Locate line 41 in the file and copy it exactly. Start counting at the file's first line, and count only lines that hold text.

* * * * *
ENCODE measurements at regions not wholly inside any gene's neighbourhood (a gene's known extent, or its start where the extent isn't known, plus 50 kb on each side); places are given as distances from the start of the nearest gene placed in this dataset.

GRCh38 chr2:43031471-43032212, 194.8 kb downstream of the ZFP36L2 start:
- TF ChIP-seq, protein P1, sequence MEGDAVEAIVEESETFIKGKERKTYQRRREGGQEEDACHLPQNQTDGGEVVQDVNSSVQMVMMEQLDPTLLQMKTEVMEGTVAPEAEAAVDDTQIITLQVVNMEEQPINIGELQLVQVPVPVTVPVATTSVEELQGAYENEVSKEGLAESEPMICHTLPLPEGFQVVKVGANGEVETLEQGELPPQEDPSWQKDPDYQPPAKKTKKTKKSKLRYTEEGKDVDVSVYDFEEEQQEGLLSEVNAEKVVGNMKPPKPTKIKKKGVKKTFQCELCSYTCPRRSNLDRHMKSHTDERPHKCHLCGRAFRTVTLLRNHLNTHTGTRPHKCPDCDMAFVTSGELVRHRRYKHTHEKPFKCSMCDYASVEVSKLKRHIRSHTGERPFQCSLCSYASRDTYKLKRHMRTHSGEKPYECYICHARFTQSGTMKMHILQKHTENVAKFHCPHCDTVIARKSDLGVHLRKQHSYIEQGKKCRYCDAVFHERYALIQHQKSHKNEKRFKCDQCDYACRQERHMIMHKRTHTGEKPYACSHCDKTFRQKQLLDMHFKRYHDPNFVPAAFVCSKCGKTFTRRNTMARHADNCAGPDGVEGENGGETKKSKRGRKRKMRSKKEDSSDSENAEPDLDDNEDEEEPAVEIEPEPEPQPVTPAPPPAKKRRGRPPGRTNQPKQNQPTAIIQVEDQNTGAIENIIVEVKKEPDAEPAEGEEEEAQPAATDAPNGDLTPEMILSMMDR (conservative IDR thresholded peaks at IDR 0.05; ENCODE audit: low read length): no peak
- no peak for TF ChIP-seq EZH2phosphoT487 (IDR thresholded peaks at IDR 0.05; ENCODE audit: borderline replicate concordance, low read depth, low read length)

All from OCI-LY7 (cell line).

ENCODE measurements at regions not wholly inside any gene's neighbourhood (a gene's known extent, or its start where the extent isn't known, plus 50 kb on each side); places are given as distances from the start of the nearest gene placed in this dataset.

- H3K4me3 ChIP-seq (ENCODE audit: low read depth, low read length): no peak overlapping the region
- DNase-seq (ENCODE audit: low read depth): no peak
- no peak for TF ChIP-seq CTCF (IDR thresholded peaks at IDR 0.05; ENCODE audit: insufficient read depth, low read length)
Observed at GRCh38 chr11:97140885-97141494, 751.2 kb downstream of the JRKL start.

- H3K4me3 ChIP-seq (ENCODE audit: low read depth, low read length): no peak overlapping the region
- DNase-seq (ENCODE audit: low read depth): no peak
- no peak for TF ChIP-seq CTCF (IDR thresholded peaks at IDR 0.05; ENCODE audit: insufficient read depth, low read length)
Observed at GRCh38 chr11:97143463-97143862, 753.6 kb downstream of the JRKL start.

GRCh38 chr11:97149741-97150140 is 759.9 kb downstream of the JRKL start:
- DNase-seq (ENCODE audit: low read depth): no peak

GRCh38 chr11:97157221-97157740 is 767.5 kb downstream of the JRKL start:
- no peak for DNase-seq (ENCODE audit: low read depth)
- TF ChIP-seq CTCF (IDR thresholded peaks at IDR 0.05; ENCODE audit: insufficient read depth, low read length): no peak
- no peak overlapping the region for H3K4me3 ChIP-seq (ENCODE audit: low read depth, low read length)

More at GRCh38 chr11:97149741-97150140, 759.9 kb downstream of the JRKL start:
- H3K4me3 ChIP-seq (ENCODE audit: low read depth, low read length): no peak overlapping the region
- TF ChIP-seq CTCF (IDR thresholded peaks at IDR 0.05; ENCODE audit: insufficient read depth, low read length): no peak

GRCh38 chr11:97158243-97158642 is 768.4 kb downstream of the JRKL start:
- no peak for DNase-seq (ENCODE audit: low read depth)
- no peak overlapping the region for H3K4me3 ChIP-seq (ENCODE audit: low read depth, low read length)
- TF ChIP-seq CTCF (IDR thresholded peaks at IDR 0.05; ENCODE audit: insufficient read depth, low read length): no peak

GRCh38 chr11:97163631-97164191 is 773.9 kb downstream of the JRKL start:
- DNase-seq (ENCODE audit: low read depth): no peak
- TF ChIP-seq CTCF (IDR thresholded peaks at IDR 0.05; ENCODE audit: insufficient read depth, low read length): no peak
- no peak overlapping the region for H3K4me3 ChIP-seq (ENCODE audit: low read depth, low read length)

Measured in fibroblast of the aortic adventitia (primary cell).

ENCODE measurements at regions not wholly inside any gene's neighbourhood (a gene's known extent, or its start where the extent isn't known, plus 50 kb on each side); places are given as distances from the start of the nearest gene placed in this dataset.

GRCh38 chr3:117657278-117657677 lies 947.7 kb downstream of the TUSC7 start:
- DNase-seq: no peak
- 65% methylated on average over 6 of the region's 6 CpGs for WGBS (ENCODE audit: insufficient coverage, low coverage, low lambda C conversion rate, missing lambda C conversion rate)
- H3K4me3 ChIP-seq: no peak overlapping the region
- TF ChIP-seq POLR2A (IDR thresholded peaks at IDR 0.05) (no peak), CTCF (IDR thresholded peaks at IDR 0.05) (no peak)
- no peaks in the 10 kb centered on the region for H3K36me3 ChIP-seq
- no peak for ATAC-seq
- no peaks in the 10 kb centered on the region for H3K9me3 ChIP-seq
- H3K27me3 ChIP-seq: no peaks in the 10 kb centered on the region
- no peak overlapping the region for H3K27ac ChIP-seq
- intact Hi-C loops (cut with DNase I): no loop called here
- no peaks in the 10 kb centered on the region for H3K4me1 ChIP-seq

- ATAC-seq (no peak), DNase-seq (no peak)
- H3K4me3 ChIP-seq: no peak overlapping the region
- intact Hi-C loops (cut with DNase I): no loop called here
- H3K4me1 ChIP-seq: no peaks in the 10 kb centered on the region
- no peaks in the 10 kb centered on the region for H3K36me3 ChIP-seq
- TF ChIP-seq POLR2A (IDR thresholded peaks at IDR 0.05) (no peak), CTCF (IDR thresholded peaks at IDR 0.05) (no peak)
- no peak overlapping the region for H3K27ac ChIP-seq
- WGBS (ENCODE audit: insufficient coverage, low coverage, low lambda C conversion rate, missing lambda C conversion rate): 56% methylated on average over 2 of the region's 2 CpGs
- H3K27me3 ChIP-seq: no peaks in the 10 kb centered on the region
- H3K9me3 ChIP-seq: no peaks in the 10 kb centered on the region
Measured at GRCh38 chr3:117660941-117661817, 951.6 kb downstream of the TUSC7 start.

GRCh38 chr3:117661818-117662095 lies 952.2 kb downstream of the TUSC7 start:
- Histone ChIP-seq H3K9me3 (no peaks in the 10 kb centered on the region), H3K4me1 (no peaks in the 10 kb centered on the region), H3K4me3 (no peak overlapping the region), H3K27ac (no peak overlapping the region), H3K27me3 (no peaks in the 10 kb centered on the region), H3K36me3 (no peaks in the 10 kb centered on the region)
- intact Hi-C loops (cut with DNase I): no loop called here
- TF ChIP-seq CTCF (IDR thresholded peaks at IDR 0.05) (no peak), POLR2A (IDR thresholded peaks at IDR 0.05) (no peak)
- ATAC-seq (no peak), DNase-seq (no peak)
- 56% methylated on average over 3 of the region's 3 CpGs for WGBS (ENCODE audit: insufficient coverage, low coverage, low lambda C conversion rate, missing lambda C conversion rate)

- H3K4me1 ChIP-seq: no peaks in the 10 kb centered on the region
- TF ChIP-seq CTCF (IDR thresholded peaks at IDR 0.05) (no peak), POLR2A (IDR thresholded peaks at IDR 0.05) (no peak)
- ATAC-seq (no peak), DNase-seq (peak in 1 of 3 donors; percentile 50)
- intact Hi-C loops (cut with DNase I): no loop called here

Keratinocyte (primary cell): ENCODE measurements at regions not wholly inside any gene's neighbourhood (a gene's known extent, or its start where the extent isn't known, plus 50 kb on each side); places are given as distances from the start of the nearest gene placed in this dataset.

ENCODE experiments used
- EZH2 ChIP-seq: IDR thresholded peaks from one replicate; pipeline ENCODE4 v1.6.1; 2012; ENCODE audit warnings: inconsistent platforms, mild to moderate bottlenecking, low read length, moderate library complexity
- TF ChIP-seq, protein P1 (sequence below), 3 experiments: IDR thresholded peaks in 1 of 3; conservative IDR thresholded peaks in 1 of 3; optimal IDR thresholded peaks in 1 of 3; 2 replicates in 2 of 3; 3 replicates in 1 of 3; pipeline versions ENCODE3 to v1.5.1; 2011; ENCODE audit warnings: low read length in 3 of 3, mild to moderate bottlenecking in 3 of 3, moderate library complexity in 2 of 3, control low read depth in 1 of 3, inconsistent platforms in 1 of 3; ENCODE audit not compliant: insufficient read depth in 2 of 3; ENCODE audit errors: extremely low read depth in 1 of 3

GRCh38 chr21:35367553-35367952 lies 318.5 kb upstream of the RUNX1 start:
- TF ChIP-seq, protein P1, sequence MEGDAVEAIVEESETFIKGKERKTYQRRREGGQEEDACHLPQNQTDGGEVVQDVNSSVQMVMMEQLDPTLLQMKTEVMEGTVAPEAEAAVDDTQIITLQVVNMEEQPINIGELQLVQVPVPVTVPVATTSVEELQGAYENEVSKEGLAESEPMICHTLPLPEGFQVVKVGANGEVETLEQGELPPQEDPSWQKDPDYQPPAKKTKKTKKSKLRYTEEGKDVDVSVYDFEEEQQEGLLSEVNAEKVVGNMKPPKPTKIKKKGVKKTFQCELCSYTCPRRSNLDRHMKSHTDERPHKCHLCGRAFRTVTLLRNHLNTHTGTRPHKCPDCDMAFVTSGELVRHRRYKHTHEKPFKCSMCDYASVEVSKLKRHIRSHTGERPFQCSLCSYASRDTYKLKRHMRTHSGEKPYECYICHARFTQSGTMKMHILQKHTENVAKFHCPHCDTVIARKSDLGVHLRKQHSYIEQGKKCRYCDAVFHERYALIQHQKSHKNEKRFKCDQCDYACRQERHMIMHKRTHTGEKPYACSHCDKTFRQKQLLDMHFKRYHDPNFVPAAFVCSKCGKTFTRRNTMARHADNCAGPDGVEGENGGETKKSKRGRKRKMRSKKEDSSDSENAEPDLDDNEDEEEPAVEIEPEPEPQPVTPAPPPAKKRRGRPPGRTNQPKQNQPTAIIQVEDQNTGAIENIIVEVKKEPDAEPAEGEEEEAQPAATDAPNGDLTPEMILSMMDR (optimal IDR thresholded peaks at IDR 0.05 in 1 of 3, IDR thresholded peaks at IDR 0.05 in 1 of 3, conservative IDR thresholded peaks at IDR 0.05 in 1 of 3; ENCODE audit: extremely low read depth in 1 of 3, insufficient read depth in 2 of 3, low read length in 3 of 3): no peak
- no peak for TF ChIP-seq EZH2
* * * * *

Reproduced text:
- no peaks in the 10 kb centered on the region for H3K9me3 ChIP-seq